Perfectionism is about avoiding feelings of shame and inadequacy. By being perfect, you have permission to not feel bad about yourself. However, you never quite feel good about yourself.
As a perfectionist you aren’t trying to achieve something great by avoid the negative feeling of being anything less than perfect.
Every mistake, no matter how small, and every little imperfection, no matter how irrelevant, all drag my self-confidence down. I’m a perfectionist. That means that even though I’m living a successful life, I see myself as a failure. When I look in the mirror, I see a mess. A hopeless case. Someone who’s lost. A failure. Even though I’m none of those things. But I’m not perfect, so I must be a failure.
A perfectionist can enjoy a few perks. Many people admire perfectionists. However, the disadvantages usually aren’t worth it.
Being a perfectionist has several disadvantages:
- You waste a lot of time. Some things don’t require a high level of attention. To spend more time than necessary is a waste of an important resource: your time. If success is important to you, allocating your time wisely is an important consideration.
- It creates a lot of stress. When there’s only one way to be successful at something, there’s no room for error. Perfectionists aren’t happy people. There’s a constant anxiety that can can’t be completely satisfied.
- You lose sight of the big picture. Bogging yourself down with trivial details can limit your awareness of the bigger objective.
- You’re never happy with your results. You might be satisfied, but you’re never happy.
Being a perfectionist limits your efficiency and effectiveness. There are signs that many perfectionists share.
Signs to Be Aware Of
Decide if you’re trying to be too perfect:
1) You take things too far. No matter what you do, you take it to the limit. Everything has to be done as well as possible, whether it’s folding the laundry, parking the car, or doing something more meaningful.
2) You long for your school days. School is perfect for perfectionists. The competition isn’t too great on the average, and your achievements are witnessed by all. Your work is also clearly judged quantitatively. You know exactly where you stand.
3) You’re judgemental of others. Your standards of acceptability are so high that no one can consistently achieve them. If you find yourself with less friends than you’d like, your commitment to be perfect might be the primary cause.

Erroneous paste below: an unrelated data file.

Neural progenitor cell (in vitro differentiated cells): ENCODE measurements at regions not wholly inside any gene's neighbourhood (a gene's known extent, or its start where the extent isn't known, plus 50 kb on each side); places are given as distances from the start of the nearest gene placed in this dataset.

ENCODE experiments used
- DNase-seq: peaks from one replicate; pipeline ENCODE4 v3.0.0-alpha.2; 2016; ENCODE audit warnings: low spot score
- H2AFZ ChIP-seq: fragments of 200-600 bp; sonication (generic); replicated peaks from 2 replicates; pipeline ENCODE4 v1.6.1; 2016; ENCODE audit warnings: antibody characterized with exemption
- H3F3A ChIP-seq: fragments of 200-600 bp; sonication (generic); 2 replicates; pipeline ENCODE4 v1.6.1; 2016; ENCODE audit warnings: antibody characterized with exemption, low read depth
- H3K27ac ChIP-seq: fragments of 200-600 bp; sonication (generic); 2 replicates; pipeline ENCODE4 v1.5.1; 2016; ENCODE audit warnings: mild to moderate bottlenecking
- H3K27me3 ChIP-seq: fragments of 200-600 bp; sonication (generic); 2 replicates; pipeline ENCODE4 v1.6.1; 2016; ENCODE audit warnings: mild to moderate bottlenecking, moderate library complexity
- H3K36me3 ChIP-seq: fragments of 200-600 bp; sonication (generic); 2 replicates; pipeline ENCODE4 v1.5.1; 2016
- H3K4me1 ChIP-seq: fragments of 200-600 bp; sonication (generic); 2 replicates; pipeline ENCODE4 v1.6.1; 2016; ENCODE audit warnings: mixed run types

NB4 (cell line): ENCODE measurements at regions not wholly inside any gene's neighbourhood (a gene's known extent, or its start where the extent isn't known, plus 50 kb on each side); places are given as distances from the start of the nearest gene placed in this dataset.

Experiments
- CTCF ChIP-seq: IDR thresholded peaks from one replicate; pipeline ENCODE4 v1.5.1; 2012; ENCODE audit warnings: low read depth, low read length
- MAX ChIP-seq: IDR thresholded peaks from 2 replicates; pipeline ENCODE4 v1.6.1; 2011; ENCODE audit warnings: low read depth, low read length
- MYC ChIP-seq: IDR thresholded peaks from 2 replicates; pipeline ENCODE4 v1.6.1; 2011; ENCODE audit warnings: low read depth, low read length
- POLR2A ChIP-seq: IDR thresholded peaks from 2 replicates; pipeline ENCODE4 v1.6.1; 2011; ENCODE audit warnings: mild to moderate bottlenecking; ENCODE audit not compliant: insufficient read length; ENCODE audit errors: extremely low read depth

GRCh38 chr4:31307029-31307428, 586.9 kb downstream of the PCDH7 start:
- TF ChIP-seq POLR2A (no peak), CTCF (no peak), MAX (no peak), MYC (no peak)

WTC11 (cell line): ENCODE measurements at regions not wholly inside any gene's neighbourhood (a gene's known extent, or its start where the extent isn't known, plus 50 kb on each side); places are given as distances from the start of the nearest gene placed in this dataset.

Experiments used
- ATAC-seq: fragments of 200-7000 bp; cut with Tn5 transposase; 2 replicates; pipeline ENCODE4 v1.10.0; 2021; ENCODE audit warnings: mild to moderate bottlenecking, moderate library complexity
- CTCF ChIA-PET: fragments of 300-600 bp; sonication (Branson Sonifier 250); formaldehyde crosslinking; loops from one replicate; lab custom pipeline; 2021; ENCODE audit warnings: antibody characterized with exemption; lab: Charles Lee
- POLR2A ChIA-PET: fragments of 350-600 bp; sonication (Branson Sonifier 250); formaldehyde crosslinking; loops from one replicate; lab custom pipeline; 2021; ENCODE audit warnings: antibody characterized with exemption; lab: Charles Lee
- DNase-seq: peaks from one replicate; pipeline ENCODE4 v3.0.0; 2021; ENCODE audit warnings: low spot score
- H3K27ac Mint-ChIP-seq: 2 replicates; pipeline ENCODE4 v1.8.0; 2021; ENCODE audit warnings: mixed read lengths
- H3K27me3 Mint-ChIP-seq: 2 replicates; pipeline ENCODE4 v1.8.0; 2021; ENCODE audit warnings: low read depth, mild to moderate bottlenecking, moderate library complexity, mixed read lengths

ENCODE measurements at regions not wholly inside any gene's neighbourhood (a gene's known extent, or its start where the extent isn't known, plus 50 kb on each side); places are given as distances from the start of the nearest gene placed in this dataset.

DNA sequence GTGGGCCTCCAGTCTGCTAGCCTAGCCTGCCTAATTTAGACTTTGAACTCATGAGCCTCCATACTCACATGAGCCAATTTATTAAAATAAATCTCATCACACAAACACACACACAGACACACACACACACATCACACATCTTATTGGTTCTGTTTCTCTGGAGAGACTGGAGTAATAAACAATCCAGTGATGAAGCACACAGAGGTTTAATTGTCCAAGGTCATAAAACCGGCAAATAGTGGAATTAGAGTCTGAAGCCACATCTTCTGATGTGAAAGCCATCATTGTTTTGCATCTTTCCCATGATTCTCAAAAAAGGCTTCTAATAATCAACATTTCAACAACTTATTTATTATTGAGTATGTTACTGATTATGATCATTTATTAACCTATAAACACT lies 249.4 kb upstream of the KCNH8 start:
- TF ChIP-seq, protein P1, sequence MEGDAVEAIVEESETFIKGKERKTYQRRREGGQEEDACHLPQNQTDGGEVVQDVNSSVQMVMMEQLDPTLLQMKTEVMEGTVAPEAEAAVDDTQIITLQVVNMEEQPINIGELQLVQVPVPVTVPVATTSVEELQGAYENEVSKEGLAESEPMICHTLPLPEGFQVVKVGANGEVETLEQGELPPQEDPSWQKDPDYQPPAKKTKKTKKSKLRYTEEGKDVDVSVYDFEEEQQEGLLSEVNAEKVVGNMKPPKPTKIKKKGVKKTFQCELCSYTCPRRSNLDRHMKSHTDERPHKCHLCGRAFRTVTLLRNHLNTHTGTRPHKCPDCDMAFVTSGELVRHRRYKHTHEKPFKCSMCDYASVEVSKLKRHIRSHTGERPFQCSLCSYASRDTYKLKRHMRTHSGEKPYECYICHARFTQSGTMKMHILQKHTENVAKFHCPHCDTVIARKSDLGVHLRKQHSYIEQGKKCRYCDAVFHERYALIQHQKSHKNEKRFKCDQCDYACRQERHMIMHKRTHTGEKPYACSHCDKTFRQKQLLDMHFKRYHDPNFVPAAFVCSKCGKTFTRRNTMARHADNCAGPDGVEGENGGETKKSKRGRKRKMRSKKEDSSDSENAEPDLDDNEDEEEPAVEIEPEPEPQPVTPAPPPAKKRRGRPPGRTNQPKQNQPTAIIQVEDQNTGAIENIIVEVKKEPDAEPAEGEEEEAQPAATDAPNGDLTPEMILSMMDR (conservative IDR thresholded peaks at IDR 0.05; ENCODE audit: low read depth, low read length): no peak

4) You’re too hard on yourself. By the same token, you can’t live up to your expectations either. This leads to feelings of disappointment and shame. Are you more successful than most of the people you know, but less pleased with yourself than they are with themselves? Do you find it hard to be proud of yourself?
- Do you feel happy and proud when you’re successful, or do you merely feel a sense of relief?
5) You procrastinate excessively. The need to be perfect creates anxiety and makes it hard to get started. You know you’re in for a lot of work and self-induced drama. Under those circumstances, anyone would be hesitant to get started!
What Can You Do if You’re a Perfectionist?
Try these techniques
Determine how much time is reasonable for completing the task. Ask a successful friend how long she would spend, and limit yourself to that amount of time. You’ll soon learn what’s reasonable.
Stay focused on the most important activities. Perfectionists spend too much time on minor details. Ask yourself which activities will yield the most results for the time spent.
Learn to accept being less than perfect. Notice that no one else cares if something is less than perfect. You don’t need to beat everyone. Strive to attain a high level of quality with a reasonable amount of effort and time.
If you’re a perfectionist, ask yourself why. What do you gain? What does it cost you? Do you take pleasure from being perfect? How do you feel when you’re less than perfect?
Have you discovered that you’re a perfectionist? Each day practice doing something well, but not perfect. It may take a while, but soon enough, you’ll be enjoying the benefits of excellence rather than the disadvantages of perfectionism.